How to detect patients at risk and diagnose coronary artery disease in a simple and safe way?

Risk in asymptomatic patients using CT Coronary Calcium Scoring

CT Coronary Calcium scoring (CAC) has been developed as a way of detecting and quantifying coronary artery atherosclerotic calcification by non-contrast ECG-gated CT. It is superior to any of the traditional risk parameters (Framingham risk score (FRS), IMT and CRP) in predicting cardiovascular events.

A score of 0 has a high prognostic value with very low risk of death (<1% at 10 years).

CSANZ flow chart 2019

CAC is most useful in those aged 45-75 years at intermediate risk

using the FRS (10-20% cardiovascular risk over 10 years), to help reclassify these patients into higher or lower risk categories. CAC may be helpful in lower risk groups (6-10% 10-year risk) when there is also diabetes (age 40-60 years) or a family history of premature cardiovascular disease. Several studies have shown about half of intermediate risk patients can be reclassified: 39% into a lower risk group and 16% into a higher group.

Fig 1. Suggested management from CAC results in asymptomatic patients.

Patients with high risk based on FRS should be treated with optimal medical management and there is little benefit in CAC apart from those patients who are averse to statins, where CAC may aid further decision regarding management.

Dr Jeanne Louw, Radiologist, Perth

CAC > 400 implies high risk of >20% mortality in 10 years – these patients need optimal risk factor management. Functional imaging (such stress echocardiography or Myocardial Perfusion Imaging) is appropriate since the risk of coronary obstruction is higher.

The radiation dose of CAC is low (at or below 1 mSv), lower than annual environmental radiation in WA which is around 1.5-2 mSv. There is currently no Medicare rebate available in Australia for CAC.

CT Coronary Angiography

A calcium score of 0 does not exclude non-calcified plaque leading to stenosis. Symptomatic patients are best assessed by CT Coronary Angiography (CTCA), functional imaging or invasive angiography.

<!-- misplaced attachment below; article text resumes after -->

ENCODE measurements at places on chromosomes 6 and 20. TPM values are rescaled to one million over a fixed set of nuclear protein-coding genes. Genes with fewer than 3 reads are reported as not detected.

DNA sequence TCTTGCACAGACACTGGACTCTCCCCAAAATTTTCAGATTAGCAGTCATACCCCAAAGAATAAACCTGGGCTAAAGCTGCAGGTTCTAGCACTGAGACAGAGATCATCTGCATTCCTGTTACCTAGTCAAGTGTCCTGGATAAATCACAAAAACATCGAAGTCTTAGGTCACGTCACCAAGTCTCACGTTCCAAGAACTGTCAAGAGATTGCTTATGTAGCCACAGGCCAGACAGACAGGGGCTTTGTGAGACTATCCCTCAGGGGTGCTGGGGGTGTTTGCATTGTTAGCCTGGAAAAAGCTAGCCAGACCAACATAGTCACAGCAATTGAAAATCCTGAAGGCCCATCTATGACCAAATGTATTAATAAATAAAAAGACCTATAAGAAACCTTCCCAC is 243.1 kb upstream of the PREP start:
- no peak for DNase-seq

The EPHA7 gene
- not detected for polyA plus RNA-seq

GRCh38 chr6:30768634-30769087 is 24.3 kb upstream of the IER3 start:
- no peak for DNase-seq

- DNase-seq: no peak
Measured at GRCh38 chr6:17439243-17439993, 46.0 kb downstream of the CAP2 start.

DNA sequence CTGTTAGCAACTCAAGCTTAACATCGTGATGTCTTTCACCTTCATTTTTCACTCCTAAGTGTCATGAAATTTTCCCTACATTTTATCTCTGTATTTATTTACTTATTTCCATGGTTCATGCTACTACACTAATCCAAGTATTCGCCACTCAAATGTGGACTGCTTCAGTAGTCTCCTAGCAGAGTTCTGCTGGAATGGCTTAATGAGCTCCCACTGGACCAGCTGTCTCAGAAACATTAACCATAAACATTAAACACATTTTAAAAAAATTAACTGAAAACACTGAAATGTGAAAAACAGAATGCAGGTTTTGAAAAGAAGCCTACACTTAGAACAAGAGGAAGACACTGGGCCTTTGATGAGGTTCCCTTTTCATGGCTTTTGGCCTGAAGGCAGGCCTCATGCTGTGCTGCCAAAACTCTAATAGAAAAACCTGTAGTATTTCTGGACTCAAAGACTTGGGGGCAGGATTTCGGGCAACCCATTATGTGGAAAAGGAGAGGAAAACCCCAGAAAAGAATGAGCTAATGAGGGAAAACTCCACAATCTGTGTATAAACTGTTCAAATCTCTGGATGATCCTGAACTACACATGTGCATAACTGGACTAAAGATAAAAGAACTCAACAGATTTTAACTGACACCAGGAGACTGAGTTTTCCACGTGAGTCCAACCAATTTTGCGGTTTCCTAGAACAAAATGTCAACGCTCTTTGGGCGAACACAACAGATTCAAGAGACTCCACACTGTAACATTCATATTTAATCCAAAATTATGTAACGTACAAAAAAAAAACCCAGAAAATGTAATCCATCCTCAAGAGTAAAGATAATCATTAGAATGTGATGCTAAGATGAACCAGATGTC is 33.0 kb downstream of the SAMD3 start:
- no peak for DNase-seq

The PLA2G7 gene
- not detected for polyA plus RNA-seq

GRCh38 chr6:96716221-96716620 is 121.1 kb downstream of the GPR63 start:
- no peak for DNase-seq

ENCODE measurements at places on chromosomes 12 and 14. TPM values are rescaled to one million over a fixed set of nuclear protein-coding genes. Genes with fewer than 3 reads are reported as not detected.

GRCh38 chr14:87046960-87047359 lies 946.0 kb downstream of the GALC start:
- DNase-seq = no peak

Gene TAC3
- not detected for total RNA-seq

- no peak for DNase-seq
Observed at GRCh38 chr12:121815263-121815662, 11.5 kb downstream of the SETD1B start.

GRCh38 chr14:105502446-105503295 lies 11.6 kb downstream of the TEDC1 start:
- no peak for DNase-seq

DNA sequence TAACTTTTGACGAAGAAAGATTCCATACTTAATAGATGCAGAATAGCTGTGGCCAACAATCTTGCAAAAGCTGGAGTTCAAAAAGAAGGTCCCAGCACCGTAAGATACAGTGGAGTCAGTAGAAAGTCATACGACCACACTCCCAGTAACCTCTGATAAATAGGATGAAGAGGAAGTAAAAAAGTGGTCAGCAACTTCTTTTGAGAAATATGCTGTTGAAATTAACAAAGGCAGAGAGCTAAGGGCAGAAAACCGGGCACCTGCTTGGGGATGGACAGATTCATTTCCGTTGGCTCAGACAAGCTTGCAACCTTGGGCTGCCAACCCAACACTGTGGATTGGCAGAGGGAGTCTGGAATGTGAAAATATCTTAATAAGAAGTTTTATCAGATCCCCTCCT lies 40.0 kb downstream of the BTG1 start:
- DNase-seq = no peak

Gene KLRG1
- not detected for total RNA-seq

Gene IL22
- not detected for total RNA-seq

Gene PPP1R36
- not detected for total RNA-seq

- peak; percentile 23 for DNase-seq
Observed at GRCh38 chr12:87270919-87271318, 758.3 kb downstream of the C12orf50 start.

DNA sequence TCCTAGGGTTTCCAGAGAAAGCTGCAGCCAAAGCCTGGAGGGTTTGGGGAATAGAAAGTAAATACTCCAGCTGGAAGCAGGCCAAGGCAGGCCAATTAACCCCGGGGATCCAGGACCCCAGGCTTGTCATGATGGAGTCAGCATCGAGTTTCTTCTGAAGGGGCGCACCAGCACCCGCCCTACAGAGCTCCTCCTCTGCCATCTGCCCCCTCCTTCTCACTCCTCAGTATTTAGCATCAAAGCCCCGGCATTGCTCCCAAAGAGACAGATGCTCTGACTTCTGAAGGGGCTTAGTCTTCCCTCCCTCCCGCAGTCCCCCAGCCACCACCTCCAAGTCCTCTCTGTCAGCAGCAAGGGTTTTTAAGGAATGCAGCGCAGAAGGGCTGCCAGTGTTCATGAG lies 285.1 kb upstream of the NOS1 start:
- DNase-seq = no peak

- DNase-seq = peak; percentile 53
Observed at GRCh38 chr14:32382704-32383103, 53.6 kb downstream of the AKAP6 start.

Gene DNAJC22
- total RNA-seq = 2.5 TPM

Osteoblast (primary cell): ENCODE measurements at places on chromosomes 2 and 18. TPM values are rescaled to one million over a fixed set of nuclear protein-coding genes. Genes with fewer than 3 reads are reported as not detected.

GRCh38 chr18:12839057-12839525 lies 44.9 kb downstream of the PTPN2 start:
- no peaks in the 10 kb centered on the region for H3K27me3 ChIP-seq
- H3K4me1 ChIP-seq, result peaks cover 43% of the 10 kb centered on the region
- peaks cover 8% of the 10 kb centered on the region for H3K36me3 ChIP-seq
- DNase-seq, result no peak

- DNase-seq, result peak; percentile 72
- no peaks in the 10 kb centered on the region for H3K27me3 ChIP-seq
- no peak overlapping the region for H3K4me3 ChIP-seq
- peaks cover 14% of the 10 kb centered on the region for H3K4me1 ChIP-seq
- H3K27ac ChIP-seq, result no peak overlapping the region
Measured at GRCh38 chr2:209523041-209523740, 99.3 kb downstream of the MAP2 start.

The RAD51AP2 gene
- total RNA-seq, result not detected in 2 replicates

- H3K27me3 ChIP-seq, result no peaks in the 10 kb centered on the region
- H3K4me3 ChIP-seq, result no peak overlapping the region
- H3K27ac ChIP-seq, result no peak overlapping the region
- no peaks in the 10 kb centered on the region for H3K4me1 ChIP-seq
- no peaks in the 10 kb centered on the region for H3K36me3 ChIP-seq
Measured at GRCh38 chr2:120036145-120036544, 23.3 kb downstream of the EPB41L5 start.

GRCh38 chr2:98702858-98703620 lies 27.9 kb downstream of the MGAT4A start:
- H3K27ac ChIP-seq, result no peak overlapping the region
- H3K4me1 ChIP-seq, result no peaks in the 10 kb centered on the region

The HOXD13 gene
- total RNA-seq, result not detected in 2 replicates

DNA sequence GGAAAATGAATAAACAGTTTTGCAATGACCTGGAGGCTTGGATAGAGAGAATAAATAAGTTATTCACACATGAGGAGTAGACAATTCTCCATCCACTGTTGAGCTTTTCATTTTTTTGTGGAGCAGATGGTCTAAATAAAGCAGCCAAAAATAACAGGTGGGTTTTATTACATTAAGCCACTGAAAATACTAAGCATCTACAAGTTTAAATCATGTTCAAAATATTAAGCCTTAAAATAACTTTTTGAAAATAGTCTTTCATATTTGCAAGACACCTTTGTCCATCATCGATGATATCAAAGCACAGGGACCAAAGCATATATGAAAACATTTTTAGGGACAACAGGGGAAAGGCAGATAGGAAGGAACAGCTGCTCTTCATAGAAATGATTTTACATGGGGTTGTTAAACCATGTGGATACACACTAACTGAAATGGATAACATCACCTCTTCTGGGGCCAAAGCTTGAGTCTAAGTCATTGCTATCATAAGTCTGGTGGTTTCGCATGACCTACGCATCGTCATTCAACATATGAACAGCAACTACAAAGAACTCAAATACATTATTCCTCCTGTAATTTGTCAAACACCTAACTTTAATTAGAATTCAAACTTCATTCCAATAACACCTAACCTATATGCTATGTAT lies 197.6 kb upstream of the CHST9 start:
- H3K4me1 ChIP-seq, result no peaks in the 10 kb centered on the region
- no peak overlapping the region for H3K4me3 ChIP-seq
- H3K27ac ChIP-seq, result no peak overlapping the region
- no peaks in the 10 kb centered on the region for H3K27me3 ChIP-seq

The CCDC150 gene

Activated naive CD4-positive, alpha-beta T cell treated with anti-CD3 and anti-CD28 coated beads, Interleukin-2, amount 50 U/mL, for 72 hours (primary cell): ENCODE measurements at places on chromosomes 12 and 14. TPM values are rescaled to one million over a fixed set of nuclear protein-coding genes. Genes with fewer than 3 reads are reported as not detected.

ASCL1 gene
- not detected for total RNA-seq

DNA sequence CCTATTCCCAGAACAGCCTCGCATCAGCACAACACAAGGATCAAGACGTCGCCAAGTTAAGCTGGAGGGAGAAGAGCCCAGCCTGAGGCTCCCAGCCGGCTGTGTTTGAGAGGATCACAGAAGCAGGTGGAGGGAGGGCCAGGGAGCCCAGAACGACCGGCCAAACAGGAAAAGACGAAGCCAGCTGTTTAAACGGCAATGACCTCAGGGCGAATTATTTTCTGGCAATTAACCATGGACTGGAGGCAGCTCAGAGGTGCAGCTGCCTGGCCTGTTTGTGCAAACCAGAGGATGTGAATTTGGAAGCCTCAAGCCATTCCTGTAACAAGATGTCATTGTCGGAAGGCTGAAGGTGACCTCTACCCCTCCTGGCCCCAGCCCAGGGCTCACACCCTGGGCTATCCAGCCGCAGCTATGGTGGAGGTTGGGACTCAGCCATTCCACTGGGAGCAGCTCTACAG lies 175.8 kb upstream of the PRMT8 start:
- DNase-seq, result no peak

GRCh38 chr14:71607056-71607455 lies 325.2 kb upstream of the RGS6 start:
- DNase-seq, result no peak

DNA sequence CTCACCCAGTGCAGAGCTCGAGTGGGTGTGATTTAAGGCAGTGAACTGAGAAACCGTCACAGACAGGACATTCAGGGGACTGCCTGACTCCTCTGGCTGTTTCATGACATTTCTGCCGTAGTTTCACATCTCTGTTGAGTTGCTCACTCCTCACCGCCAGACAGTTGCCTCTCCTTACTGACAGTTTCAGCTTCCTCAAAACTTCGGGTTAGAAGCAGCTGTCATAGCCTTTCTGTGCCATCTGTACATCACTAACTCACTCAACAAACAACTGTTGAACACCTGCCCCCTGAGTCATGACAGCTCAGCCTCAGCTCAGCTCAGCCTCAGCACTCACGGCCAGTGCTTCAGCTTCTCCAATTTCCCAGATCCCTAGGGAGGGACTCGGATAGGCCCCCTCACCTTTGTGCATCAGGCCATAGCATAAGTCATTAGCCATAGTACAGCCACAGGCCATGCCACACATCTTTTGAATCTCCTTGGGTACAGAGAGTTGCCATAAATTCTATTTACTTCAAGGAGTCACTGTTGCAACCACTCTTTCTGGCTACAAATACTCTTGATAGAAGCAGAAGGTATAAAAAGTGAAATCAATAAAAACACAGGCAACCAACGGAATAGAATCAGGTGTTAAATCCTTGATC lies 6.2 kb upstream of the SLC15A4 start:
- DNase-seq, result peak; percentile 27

The strength of CTCA lies in its high negative predictive value of 97-99%, which makes it ideal to rule out significant coronary artery disease in low to intermediate risk patients with stable chest pain and angina symptoms.

Fig 2. 35 year old female with exertional chest pain and no coronary artery calcification. Subtotal occlusion due to non-calcified plaque in the LAD artery, seen on this CTCA.

Luminal stenosis of >50% needs further investigation: either functional imaging (in cases with 50-69% stenosis) or invasive angiography (usually in cases with >70% stenosis).

CTCA allows plaque characterisation of calcified, non-calcified and mixed plaque. CTCA is emerging as a more advanced risk stratification tool in this respect.

There has been rapid development of CT scanner technology, mainly to reduce radiation dose and avoid motion artefact. Now, the heart can be imaged in a single heartbeat with certain modern cardiac CT scanners. These advances allow us to image patients with arrhythmia, tachycardia and dyspnoea, with much higher image quality. Radiation doses are much lower (<1 mSv is achievable with the most advanced technology).

The specialist referred CTCA can attract a rebate for low to intermediate risk patients with stable symptoms who would have been considered otherwise for invasive angiography.

Key Messages

  • CT coronary calcium scoring in asymptomatic intermediate risk patients allows more accurate risk stratification and aids in further management.
  • CT coronary angiography is non-invasive, low-dose imaging that excludes coronary artery disease in symptomatic low to intermediate risk patients.

References available on request.

Questions? Contact the editor.

Author competing interests: nil relevant disclosures.

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